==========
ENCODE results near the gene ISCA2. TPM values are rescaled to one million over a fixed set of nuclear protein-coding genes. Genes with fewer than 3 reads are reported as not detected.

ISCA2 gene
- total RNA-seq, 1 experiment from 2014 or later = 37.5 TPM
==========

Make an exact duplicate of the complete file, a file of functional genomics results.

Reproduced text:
ENCODE results near the gene ISCA2. TPM values are rescaled to one million over a fixed set of nuclear protein-coding genes. Genes with fewer than 3 reads are reported as not detected.

ISCA2 gene
- total RNA-seq, 1 experiment from 2014 or later = 37.5 TPM